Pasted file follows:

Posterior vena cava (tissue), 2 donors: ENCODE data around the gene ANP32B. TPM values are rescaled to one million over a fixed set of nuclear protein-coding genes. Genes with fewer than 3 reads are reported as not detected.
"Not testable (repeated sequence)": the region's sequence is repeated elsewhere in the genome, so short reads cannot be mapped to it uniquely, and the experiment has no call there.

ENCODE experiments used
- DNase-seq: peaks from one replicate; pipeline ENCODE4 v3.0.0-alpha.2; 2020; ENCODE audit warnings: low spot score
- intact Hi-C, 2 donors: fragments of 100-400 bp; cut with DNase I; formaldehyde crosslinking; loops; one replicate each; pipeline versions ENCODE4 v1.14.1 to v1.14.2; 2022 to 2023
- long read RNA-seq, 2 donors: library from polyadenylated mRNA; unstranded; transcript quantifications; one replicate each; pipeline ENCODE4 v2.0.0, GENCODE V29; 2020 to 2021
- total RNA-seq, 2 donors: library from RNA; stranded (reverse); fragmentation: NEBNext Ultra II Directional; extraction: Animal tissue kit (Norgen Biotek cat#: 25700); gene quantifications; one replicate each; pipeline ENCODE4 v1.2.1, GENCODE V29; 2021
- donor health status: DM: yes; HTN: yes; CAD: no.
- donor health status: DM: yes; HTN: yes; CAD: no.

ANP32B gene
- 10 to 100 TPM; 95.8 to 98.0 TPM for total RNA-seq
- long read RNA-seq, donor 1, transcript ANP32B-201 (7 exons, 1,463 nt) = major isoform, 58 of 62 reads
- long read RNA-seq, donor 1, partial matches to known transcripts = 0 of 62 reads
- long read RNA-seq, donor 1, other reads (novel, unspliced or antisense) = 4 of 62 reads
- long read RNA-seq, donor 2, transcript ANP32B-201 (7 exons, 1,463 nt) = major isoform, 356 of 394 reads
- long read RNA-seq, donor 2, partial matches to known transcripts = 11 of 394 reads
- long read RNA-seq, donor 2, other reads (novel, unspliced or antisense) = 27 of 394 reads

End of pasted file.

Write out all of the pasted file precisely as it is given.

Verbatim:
Posterior vena cava (tissue), 2 donors: ENCODE data around the gene ANP32B. TPM values are rescaled to one million over a fixed set of nuclear protein-coding genes. Genes with fewer than 3 reads are reported as not detected.
"Not testable (repeated sequence)": the region's sequence is repeated elsewhere in the genome, so short reads cannot be mapped to it uniquely, and the experiment has no call there.

ENCODE experiments used
- DNase-seq: peaks from one replicate; pipeline ENCODE4 v3.0.0-alpha.2; 2020; ENCODE audit warnings: low spot score
- intact Hi-C, 2 donors: fragments of 100-400 bp; cut with DNase I; formaldehyde crosslinking; loops; one replicate each; pipeline versions ENCODE4 v1.14.1 to v1.14.2; 2022 to 2023
- long read RNA-seq, 2 donors: library from polyadenylated mRNA; unstranded; transcript quantifications; one replicate each; pipeline ENCODE4 v2.0.0, GENCODE V29; 2020 to 2021
- total RNA-seq, 2 donors: library from RNA; stranded (reverse); fragmentation: NEBNext Ultra II Directional; extraction: Animal tissue kit (Norgen Biotek cat#: 25700); gene quantifications; one replicate each; pipeline ENCODE4 v1.2.1, GENCODE V29; 2021
- donor health status: DM: yes; HTN: yes; CAD: no.
- donor health status: DM: yes; HTN: yes; CAD: no.

ANP32B gene
- 10 to 100 TPM; 95.8 to 98.0 TPM for total RNA-seq
- long read RNA-seq, donor 1, transcript ANP32B-201 (7 exons, 1,463 nt) = major isoform, 58 of 62 reads
- long read RNA-seq, donor 1, partial matches to known transcripts = 0 of 62 reads
- long read RNA-seq, donor 1, other reads (novel, unspliced or antisense) = 4 of 62 reads
- long read RNA-seq, donor 2, transcript ANP32B-201 (7 exons, 1,463 nt) = major isoform, 356 of 394 reads
- long read RNA-seq, donor 2, partial matches to known transcripts = 11 of 394 reads
- long read RNA-seq, donor 2, other reads (novel, unspliced or antisense) = 27 of 394 reads